Expert Commentary

To Risk or Not To Risk?

The principal reason for considering a performance guarantee from another is to assure their compliance/performance. This article refutes the arguments that surety bonds are too expensive and are unnecessary due to pre-qualification and contract requirements.


March 2001

One of the prime responsibilities of any business owner or manager is to manage risk. Your business's financial success—and even its survival—depend on your prudent management of risk in its myriad of forms. You manage risk in a variety of ways, including avoiding certain activities, gaining specific skills or knowledge, maintaining a system of operating and financial controls, requiring hold harmless agreements, purchasing insurance, requiring financial/performance guarantees, etc. You can never avoid all possibility of loss and, by choice or by default, will always retain some degree of risk.

Performance Options

Your principal reason for considering a performance guarantee from another party is to assure their compliance/performance. This is most easily illustrated in the context of a construction contract where an owner hires a general contractor to build a structure per plans and specifications for a stipulated sum of money. The owner wants to assure himself vis-à-vis a financial/performance guarantee that all work will be properly performed in a timely manner and all project labor and material costs will be paid. If the contractor fails in his/her performance obligations, the owner will look to the guarantee.

One of the risk management options, as in all activities, is for an owner to fully retain the risk of non-performance. Given the magnitude of the risks associated with most construction work, I'm often puzzled (and sometimes dumbfounded) why so many parties choose to retain these performance risks. Reasons cited include the following:

  • The perceived cost of the guarantee.
  • "We know the contractor, and they've always performed."
  • "We pre-qualified the contractor."
  • "We won't allow the contractor to get ahead of us (meaning the owner won't pay out more money than the value of the work performed and bills paid)."
  • "The lender didn't require any guarantees."
  • "Our contract is ironclad and includes broad hold-harmless provisions."

Pre-qualification

With regard to pre-qualification, the fact is most owners possess neither the skills, time, and/or resources to financially evaluate contractors prior to taking bids or awarding a contract. Because of confidentiality and competitive reasons, it is unlikely that most contractors would divulge full financial information, including required footnotes and detailed open and closed job schedules. Many times the financial reports given to an owner are not CPA-audited or reviewed but rather are prepared in-house.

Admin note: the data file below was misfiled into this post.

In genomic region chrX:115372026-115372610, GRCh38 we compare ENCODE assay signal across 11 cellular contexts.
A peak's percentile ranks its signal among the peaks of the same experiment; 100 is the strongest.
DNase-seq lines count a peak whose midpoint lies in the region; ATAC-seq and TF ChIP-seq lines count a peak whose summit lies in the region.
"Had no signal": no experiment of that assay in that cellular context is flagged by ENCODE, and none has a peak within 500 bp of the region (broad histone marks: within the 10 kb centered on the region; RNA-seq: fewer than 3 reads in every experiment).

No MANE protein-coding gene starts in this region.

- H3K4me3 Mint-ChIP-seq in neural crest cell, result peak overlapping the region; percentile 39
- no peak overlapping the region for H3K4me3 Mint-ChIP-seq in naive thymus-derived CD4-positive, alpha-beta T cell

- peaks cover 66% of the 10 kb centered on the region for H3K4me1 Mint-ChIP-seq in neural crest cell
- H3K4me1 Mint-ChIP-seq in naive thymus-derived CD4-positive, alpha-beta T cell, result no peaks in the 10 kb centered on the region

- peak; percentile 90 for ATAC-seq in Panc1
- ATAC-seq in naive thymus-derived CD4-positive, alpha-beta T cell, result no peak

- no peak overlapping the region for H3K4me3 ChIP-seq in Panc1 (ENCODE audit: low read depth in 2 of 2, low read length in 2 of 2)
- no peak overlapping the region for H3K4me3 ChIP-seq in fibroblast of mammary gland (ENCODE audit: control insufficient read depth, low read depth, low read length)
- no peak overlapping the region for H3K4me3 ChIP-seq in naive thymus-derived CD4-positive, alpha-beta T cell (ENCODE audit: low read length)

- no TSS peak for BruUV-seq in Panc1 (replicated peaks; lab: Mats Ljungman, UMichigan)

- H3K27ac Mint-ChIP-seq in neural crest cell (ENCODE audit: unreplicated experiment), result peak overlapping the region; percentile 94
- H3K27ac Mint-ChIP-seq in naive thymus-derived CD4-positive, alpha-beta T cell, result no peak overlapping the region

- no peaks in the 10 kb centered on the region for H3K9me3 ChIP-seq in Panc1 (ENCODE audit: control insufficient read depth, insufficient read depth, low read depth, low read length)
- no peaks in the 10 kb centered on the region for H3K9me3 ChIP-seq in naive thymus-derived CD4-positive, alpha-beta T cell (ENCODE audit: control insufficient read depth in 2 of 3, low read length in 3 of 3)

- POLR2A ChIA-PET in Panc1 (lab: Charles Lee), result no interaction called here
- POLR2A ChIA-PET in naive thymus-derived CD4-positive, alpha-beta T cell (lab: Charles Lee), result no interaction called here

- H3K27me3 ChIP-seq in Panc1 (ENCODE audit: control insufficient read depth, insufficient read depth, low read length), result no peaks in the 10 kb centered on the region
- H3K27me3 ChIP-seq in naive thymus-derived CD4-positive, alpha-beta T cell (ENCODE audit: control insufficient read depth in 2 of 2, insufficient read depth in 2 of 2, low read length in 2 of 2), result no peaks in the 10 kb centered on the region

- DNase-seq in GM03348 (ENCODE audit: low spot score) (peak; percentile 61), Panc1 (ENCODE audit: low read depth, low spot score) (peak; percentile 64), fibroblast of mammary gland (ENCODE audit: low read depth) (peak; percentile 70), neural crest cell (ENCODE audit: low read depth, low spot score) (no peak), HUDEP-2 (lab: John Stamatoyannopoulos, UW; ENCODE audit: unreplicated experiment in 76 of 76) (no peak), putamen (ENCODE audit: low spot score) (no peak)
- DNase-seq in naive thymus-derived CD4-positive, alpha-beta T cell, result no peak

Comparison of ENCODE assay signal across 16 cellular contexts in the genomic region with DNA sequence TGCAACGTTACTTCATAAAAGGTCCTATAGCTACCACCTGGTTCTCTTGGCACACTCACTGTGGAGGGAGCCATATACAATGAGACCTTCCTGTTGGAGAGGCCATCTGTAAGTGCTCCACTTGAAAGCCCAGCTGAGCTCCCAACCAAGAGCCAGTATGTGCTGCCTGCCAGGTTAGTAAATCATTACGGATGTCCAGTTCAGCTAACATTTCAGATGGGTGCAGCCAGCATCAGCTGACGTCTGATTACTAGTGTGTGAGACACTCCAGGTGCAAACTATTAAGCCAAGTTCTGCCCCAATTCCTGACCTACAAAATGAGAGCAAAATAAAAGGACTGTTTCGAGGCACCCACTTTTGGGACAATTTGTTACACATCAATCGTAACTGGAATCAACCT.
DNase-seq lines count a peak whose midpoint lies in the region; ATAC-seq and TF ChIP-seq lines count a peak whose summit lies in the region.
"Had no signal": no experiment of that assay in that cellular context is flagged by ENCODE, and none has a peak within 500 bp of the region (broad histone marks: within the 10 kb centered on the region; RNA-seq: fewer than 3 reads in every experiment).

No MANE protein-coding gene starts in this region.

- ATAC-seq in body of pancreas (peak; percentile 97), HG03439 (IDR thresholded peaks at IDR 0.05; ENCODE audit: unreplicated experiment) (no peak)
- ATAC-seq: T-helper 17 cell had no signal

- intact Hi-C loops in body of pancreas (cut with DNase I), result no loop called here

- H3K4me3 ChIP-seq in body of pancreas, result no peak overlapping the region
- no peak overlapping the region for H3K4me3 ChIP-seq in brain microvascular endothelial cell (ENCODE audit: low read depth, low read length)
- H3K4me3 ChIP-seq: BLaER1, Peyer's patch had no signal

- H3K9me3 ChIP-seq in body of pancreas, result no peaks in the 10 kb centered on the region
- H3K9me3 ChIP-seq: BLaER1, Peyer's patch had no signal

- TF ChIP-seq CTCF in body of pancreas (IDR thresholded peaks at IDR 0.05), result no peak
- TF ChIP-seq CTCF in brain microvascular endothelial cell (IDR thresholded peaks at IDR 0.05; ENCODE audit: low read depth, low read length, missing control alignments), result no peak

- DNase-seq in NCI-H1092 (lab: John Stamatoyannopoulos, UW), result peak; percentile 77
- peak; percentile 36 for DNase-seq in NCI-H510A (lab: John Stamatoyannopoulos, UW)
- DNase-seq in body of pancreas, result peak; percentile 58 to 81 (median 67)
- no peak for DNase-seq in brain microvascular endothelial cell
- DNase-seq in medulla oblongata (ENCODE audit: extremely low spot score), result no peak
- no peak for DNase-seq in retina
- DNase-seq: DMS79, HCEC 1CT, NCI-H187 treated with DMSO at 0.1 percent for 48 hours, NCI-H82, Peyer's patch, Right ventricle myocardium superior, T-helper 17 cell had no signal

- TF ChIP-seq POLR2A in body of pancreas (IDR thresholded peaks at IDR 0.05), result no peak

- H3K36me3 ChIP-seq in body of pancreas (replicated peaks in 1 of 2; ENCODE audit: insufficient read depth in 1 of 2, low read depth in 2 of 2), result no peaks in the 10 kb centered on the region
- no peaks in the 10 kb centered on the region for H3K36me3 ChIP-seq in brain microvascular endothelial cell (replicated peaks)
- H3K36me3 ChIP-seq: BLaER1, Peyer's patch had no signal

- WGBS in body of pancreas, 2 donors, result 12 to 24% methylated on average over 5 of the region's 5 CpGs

For much the same reasons, it's most unlikely an owner will be given details about the terms and conditions of any bank credit facilities or information on any of the contractor's affiliated entities, joint ventures, and/or the owner's other investments (e.g., real estate development), all of which could impact the contractor's performance. Even when financial information is provided, it may be for only one accounting period with no way to compare it to prior periods.

The first question or concern should be: Is the financial data credible? Unless the statements are fully audited by a qualified CPA, there may be no assurance that they have been prepared in accordance with generally accepted accounting principals. Other questions include the following:

  • How valid/legitimate are the balance sheet items, e.g., how good are those trade and affiliate/shareholder receivables?
  • Are the under-billings recoverable?
  • Are all the liabilities reflected?
  • Are there any open/closed jobs that are causing financial distress because of losses and/or collection issues?
  • Is the contractor embroiled in any actual or pending litigation with an owner and/or subcontractor/supplier?
  • Are there any pending issues with any taxing authority?

These are just some of the items you would need to know to effectively evaluate the financial condition of a contractor.

While most contractors are honest and diligent, that alone may not qualify them to perform your work. Besides skill and experience, a contractor needs adequate working capital to finance their particular type/size work and they must have a commensurate net worth to absorb losses or other "bumps in the road" that may (will) from time to time occur.

Recently, I saw a requirement by an owner that any prospective bidder must have a minimum working capital of $3 million. This amount, while seemingly sizable, is of little value unless you relate it to the contractor's uncompleted backlog and consider the type of work the contractor performs. To illustrate, $3 million in working capital would be considered excellent for a general contractor with a $25 million backlog; probably good for a road or bridge contractor with the same backlog; and poor for any contractor with a $500 million backlog.

Past performance is certainly a key factor in assessing the qualifications of any business. The construction business is dynamic and generally a high-risk enterprise. Success is often tied to the skills of the business owner and key members of the staff. When there is turnover among key people, it may have a direct affect on future performance. To presume that because the firm performed well in the past, it will do so in the future, may be a leap of faith especially if you've not done business with the contractor for some time.

The profile of the contractor you think you know so well can change rapidly because of losses on one or more jobs, untimely or over aggressive expansion, or the death/divorce/buyout of an owner. Past performance deserves full recognition, but don't ignore the other forces or events that can rapidly change a contractor's fortunes.

Relying Solely on the Contract